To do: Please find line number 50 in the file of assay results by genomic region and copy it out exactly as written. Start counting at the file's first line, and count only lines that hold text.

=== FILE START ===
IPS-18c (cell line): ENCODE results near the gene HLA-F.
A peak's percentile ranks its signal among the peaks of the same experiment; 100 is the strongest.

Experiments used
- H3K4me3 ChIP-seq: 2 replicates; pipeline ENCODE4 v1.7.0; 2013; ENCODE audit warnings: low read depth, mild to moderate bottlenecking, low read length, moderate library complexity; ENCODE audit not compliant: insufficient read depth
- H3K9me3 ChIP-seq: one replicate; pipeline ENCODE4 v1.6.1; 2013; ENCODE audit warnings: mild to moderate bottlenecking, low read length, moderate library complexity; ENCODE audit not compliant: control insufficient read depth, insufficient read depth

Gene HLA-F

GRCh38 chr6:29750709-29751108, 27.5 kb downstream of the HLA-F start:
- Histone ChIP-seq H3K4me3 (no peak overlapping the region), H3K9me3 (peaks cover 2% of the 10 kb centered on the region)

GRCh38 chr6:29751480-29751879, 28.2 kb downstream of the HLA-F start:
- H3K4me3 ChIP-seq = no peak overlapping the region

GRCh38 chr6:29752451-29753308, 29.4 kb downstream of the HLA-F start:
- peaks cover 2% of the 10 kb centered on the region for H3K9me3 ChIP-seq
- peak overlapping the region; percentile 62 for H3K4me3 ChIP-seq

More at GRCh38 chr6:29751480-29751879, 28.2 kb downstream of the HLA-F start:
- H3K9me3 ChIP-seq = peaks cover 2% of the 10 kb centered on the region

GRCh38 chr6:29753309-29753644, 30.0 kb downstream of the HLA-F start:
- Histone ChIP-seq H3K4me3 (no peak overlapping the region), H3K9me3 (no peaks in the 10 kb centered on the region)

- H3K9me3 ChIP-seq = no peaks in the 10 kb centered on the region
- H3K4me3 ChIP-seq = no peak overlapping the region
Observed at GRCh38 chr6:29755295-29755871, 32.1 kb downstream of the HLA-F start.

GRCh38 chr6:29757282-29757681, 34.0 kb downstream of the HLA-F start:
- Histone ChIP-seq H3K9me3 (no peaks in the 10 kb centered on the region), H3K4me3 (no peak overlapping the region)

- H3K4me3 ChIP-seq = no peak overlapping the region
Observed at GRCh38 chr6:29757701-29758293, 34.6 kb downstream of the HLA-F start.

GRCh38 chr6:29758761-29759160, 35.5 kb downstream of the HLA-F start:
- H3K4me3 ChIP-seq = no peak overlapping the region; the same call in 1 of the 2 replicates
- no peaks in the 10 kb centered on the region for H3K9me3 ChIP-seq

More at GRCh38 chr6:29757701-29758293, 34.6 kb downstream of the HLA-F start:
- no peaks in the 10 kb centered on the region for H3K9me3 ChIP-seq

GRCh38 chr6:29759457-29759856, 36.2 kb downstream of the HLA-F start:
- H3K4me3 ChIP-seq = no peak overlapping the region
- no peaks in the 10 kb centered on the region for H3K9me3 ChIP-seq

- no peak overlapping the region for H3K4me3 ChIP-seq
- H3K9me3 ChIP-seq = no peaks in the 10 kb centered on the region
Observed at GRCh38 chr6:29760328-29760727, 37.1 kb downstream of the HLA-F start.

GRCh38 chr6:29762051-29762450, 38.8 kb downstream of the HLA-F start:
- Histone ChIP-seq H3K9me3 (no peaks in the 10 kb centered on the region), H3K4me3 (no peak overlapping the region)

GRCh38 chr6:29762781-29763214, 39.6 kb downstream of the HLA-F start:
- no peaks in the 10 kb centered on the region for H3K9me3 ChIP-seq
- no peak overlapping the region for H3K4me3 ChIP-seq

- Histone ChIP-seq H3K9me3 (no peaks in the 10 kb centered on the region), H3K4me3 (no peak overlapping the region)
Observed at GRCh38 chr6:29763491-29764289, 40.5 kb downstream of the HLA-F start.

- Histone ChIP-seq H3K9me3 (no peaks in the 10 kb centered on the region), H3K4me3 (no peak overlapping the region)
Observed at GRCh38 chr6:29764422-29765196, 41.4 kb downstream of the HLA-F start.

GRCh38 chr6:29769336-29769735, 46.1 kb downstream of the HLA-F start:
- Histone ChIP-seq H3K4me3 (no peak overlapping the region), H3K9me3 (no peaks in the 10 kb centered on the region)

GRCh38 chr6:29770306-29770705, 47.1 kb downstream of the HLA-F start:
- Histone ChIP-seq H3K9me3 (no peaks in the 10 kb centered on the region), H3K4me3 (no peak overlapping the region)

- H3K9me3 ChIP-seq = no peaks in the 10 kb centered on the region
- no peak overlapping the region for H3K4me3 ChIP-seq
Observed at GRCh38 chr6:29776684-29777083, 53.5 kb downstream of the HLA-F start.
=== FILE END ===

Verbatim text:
- no peak overlapping the region for H3K4me3 ChIP-seq